Parallel Mormon said...

Clark and cl2:

First of all, we all have a right to be opinionated, especially if by our own experience we have achieved personal insight.

Second, all marriages can be designated "experiments," since it is impossible to know the twists and turns of life's path let alone how we will react and grow at the onset, in the beginning.

But, the experiment is part of faith. Yes, Clark, if the Church is true, then even a gay man can change. You were once happy, beaming, bright, and now that light of truth and testimony is gone, though not because the departure of your testimony was somehow divinely predestined; you own that decision and outcome.

Cl2, the Lord is the one who commanded marriage, and He atoned for all sins to help us come unto Him and overcome all.

I regret that your marriage fell apart, but my advice to you is the same advice I give to my own mother and anyone else--take the big picture into account. The only way you can characterize your 25 year marriage as a living hell is to include your twins boys in it.

We as humans inadvertantly allow pain to lead us into maligning even the best things in life when we narrate our sufferings focusing inordinately on the pain. If my marriage were to fall apart, I would say this: My marriage failed because of my weaknesses and those of my wife, probably mostly from mine. But the marriage was worth it because I got my sweet baby out of it. She makes everything worthwhile, and I would gladly go to hell and back if that was the price I had to pay to have her. She makes everything worhtwhile.

But I have chosen instead to follow the Lord, and so my marriage is worth any challenge because I love my wife, she is the love of my life, she is my family, my home, my lover, my confidante. And did I mention my daughter?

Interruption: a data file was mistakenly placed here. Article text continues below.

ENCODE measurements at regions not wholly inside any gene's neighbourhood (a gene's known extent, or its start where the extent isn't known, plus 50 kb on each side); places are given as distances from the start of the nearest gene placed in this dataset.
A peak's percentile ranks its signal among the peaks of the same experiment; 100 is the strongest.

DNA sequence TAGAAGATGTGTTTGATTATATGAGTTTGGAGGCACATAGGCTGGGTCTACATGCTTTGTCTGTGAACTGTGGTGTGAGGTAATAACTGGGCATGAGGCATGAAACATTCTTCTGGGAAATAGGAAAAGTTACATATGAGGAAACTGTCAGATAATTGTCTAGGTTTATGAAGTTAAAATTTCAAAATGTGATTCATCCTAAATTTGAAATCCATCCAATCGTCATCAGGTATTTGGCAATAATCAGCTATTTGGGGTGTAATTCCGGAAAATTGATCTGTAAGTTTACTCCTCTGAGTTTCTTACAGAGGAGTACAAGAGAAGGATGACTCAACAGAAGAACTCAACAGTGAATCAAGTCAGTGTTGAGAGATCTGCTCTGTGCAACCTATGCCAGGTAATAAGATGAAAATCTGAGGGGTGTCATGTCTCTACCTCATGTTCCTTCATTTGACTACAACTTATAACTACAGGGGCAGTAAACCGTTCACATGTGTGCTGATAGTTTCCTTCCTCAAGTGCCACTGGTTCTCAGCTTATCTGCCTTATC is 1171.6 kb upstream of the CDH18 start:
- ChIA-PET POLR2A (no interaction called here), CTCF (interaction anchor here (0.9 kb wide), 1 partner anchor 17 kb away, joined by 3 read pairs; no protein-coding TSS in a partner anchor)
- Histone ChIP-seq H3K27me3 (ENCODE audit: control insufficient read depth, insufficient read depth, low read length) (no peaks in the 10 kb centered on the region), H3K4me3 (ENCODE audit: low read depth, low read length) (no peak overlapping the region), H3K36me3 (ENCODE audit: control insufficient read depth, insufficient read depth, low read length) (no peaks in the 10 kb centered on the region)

So even if your marriage ended painfully, ever always say it was worthwhile because you got your two boys out of it. Say you'd do it again just to have them, say the marriage was the right thing because you have the proof it was right--your two boys.

Everyone should reject the false and foolish tradition of limited choices. Clark, you'll never be fully happy until you repent and marry a woman. This choice is there for you, you're not left out of the plan. You could be narrating happiness instead of narrating cool accommodation to sin.

But don't get me wrong, you are a very interesting person, talented, articulate, magnetic. And I appreciate you steering people away from physical doom. You're clearly good at this, so I applaud your efforts therein. Please don't let expertise in one area lead you to presume expertise in all areas, though. You can pull guys back from the cliff's edge, but where do they go from there? Only the Truth will really fulfill, and then, only if we choose to embrace it.

Clark said...

Parallel Mormon.. with all due respect, that's dumb. I am already leaps and bounds happier than I was while I was trying to marry a woman.. and that's just the fact of the matter. I know you have a really hard line to hold here, but don't get carried away and assume that REALLY IS the answer for all of humanity. Come on. There is much more to do than defend the church. As I said before.. I am not attacking it.. therefore why are you defending? We have to do what missionaries do.. build on common beliefs. I am not trying to convince you I am right and you won't be able to convince me. I have heard these things my whole life. I would definitely believe already them if I found them to prove true for me. Let's build on what we have now. Its time.